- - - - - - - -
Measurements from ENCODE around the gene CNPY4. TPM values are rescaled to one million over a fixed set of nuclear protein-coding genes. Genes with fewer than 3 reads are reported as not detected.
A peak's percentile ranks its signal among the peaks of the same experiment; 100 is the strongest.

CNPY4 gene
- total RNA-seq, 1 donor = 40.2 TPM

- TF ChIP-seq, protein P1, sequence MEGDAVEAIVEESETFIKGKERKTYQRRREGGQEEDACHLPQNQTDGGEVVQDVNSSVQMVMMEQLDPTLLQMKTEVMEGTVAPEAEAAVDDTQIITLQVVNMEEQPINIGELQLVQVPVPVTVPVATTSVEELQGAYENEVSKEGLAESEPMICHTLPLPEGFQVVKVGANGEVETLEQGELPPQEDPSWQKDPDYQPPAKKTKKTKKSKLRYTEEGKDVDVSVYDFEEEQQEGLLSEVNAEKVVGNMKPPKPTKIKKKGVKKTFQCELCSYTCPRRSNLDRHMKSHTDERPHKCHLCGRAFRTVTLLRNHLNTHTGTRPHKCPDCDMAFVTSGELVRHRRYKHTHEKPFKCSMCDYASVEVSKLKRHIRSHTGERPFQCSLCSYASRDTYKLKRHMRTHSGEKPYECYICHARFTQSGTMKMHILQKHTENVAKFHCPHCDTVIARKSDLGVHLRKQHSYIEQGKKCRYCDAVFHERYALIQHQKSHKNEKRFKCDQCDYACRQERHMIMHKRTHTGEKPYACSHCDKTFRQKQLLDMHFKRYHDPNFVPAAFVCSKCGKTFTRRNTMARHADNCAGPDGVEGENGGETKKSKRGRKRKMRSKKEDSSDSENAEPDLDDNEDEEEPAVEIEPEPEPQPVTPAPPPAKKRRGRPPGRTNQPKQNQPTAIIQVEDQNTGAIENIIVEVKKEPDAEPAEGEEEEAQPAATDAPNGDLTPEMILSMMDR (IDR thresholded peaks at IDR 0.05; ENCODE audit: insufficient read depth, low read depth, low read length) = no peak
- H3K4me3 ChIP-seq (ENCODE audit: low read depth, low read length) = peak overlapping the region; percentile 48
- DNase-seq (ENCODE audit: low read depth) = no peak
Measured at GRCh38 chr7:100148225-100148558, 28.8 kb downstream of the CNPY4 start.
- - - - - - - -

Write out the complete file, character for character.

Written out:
Measurements from ENCODE around the gene CNPY4. TPM values are rescaled to one million over a fixed set of nuclear protein-coding genes. Genes with fewer than 3 reads are reported as not detected.
A peak's percentile ranks its signal among the peaks of the same experiment; 100 is the strongest.

CNPY4 gene
- total RNA-seq, 1 donor = 40.2 TPM

- TF ChIP-seq, protein P1, sequence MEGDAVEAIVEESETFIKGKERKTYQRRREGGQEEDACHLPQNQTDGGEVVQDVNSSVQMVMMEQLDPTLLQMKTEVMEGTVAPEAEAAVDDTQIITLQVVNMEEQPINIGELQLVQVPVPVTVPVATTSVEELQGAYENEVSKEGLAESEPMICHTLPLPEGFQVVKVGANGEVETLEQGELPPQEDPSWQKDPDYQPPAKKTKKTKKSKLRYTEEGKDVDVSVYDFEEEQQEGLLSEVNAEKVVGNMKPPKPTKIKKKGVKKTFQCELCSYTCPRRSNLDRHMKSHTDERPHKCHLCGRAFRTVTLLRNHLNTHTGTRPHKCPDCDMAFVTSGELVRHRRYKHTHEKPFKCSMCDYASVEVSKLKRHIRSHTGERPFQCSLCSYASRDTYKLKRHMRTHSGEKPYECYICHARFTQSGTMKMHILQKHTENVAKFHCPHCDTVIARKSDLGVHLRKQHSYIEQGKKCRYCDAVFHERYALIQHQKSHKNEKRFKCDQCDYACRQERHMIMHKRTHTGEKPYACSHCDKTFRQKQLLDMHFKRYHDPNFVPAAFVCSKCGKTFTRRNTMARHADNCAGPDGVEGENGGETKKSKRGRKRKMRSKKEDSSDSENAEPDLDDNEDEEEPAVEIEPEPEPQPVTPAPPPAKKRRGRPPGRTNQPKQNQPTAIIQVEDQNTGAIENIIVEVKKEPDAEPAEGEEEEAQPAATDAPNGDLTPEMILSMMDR (IDR thresholded peaks at IDR 0.05; ENCODE audit: insufficient read depth, low read depth, low read length) = no peak
- H3K4me3 ChIP-seq (ENCODE audit: low read depth, low read length) = peak overlapping the region; percentile 48
- DNase-seq (ENCODE audit: low read depth) = no peak
Measured at GRCh38 chr7:100148225-100148558, 28.8 kb downstream of the CNPY4 start.